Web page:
Charles Grodin — the actor who appeared in movies such as The Heartbreak Kid, Catch-22, Heaven Can Wait, and Beethoven — died on Tuesday in his home in Wilton, Connecticut. He was 86. His son Nicholas stated to the New York Times that the cause of death was bone marrow cancer.
Born in Pittsburgh in 1935, Grodin attended the University of Miami but dropped out to pursue a career in acting. He initially landed roles in small stage plays and television serials, making it onto Broadway in 1962 with the comedy Tchin-Tchin. His first mainstream film role was a small part as an obstetrician in Rosemary’s Baby.
Grodin continued to work as an actor and director on Broadway for the next decade and earned rave reviews for his role opposite Ellen Burstyn in the 1975 production of Barnard Slade’s Same Time, Next Year. At the same time, he secured a supporting role in Mike Nichols’ Catch-22 (1970) and played the lead man in the Elaine May-directed comedy The Heartbreak Kid (1972), in which he starred as a sporting goods salesman who immediately leaves his newlywed bride (Jeannie Berlin) for another woman (Cybill Shepherd) during their honeymoon.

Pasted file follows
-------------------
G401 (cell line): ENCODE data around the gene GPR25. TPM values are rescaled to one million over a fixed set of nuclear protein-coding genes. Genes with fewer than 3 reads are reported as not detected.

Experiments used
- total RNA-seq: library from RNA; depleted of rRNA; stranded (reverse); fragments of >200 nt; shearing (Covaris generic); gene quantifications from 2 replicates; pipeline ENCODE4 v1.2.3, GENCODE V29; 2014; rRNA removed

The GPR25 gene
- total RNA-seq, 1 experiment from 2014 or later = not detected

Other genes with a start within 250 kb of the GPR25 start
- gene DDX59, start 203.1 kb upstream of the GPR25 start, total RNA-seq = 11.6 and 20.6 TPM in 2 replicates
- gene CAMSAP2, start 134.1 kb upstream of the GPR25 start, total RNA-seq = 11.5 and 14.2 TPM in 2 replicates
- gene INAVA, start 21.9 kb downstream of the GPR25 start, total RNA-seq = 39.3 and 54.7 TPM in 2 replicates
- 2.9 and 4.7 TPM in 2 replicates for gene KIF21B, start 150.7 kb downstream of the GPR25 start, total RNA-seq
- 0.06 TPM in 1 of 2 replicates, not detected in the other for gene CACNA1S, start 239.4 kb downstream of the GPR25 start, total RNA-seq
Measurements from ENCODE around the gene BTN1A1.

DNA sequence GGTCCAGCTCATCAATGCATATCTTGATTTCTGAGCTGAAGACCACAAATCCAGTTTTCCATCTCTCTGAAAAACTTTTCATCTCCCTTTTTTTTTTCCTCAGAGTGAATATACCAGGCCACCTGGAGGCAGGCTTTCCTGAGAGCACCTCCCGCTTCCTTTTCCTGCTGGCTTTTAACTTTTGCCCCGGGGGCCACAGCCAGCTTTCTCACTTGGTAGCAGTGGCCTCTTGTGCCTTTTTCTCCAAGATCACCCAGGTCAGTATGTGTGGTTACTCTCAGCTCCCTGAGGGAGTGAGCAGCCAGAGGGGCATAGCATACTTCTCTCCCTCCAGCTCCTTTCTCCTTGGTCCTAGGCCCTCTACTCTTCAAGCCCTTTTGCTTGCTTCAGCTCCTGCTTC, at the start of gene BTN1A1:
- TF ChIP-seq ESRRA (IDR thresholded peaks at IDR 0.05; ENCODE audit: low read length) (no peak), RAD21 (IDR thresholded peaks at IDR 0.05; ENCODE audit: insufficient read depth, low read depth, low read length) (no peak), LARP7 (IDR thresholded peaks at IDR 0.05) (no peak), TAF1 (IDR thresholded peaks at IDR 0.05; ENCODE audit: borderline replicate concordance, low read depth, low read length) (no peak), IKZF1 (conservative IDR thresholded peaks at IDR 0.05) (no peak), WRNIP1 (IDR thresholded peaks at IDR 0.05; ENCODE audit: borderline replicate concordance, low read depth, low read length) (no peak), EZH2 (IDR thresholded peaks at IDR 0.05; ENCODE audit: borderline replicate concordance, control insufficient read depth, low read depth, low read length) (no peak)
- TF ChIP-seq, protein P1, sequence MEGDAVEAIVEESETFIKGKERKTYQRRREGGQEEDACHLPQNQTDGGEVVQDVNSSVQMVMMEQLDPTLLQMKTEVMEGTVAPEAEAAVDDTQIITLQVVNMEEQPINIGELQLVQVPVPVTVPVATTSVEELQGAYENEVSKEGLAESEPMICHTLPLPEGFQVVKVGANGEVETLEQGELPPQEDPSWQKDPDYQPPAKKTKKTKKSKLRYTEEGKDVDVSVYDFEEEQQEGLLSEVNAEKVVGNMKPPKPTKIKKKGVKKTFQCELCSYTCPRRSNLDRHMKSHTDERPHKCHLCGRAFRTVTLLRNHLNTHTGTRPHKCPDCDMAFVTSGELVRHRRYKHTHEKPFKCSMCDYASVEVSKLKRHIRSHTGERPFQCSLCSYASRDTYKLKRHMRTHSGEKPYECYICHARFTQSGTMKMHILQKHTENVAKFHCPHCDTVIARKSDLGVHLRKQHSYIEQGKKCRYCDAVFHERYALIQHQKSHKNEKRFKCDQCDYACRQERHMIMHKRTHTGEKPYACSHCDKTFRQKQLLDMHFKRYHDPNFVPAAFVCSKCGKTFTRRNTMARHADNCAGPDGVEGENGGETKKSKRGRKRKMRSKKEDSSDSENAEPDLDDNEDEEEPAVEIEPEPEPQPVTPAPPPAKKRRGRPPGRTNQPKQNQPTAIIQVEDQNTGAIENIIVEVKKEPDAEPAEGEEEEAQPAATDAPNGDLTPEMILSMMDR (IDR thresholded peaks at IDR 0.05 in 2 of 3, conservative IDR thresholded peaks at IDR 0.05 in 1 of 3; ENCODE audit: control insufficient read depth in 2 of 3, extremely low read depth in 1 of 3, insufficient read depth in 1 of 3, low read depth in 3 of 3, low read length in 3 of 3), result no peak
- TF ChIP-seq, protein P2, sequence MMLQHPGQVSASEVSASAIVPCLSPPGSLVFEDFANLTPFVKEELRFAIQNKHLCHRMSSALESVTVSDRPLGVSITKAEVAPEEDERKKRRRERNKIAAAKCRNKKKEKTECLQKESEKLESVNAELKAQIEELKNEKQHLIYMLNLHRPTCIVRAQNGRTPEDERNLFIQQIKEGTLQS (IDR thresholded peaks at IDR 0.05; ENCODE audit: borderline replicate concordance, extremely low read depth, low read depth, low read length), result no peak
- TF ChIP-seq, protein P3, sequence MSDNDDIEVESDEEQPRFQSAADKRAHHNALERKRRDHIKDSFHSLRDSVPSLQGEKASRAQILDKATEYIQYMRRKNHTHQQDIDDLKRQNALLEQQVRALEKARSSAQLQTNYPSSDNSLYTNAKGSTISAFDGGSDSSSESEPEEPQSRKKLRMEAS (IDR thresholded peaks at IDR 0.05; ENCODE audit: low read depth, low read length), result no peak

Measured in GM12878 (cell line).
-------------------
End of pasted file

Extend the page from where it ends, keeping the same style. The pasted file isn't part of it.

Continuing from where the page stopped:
Grodin’s other major roles include Warren Beatty’s Heaven Can Wait (1978); the action-comedy Midnight Run (1988), in which he co-starred opposite Robert De Niro; and the family movie Beethoven (1992), in which he portrayed a workaholic father who learns to change his ways after his family adopts a troublemaking St. Bernard.
In addition to his work as an actor and stage director, Grodin wrote plays and screenplays and earned a writing Emmy for a 1977 television special on Paul Simon. He also briefly hosted his own talk show in the Nineties and was a frequent guest on other talk show programs, including The Tonight Show Starring Johnny Carson and Late Night With David Letterman.
“I just really didn’t want to be an actor anymore,” Grodin said of his decision to transition to television host. “[W]hen you’re speaking what you think… it’s such a pronounced difference in what your sense of who you are as a person is. Imagine instead of talking to me as you are, you were pretending you were someone else.”
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